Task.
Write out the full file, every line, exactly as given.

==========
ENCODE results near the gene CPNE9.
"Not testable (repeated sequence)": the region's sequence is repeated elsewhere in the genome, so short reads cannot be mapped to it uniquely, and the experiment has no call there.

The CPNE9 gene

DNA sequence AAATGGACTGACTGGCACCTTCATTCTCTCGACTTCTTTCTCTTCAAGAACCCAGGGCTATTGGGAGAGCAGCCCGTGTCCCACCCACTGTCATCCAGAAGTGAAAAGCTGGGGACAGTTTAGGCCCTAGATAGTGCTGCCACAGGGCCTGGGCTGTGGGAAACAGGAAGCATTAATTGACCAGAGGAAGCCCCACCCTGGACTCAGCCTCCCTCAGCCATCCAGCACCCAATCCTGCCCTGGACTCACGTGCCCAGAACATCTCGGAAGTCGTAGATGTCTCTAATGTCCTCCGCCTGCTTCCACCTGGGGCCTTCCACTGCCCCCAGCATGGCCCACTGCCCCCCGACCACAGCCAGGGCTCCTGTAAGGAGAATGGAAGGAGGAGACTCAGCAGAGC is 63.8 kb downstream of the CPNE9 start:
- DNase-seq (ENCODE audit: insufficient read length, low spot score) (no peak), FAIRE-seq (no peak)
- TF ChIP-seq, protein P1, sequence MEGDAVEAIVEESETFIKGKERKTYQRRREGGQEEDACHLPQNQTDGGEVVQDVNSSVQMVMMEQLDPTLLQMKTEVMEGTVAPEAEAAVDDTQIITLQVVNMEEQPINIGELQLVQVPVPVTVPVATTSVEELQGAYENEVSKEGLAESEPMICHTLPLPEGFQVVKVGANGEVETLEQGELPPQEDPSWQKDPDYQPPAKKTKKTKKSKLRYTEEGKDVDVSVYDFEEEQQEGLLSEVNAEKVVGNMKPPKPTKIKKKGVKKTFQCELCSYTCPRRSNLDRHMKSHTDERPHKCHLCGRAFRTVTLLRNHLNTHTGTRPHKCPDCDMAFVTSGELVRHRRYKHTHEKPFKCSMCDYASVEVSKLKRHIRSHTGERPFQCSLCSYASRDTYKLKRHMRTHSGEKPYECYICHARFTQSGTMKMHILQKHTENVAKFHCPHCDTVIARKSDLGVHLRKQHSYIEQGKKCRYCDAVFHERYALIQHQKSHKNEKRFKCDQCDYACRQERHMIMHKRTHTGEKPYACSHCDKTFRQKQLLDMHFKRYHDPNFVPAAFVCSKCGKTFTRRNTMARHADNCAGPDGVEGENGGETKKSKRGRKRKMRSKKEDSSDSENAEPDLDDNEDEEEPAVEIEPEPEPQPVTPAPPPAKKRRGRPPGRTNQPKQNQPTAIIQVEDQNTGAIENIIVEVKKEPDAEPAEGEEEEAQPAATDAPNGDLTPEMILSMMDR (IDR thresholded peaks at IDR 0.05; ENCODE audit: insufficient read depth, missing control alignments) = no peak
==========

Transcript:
ENCODE results near the gene CPNE9.
"Not testable (repeated sequence)": the region's sequence is repeated elsewhere in the genome, so short reads cannot be mapped to it uniquely, and the experiment has no call there.

The CPNE9 gene

DNA sequence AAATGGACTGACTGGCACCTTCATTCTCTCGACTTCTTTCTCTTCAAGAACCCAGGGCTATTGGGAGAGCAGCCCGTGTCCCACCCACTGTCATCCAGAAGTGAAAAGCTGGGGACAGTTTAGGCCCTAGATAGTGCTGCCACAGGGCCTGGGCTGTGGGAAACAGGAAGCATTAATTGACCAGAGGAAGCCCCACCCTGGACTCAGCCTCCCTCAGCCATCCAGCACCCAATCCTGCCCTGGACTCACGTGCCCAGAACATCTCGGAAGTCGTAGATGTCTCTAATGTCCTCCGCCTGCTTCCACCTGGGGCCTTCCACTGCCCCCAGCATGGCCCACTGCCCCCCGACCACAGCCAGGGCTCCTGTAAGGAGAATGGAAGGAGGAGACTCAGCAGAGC is 63.8 kb downstream of the CPNE9 start:
- DNase-seq (ENCODE audit: insufficient read length, low spot score) (no peak), FAIRE-seq (no peak)
- TF ChIP-seq, protein P1, sequence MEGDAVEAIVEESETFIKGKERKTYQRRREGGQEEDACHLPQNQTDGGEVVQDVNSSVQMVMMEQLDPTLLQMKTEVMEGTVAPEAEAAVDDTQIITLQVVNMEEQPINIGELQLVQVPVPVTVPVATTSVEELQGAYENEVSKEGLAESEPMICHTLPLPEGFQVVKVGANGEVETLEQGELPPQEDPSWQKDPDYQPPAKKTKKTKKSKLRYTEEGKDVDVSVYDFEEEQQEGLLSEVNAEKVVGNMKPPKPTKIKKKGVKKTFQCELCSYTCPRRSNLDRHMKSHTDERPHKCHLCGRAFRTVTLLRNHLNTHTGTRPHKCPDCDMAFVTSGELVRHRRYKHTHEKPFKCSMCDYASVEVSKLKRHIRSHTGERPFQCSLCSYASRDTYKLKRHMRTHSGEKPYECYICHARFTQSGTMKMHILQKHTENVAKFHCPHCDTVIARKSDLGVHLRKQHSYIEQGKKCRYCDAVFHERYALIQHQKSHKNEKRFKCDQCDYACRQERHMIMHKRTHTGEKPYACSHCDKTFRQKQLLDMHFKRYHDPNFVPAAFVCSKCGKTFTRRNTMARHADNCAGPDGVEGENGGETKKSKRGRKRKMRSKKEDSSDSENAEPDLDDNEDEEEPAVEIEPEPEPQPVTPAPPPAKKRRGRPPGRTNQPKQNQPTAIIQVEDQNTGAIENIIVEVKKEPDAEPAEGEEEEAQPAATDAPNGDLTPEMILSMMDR (IDR thresholded peaks at IDR 0.05; ENCODE audit: insufficient read depth, missing control alignments) = no peak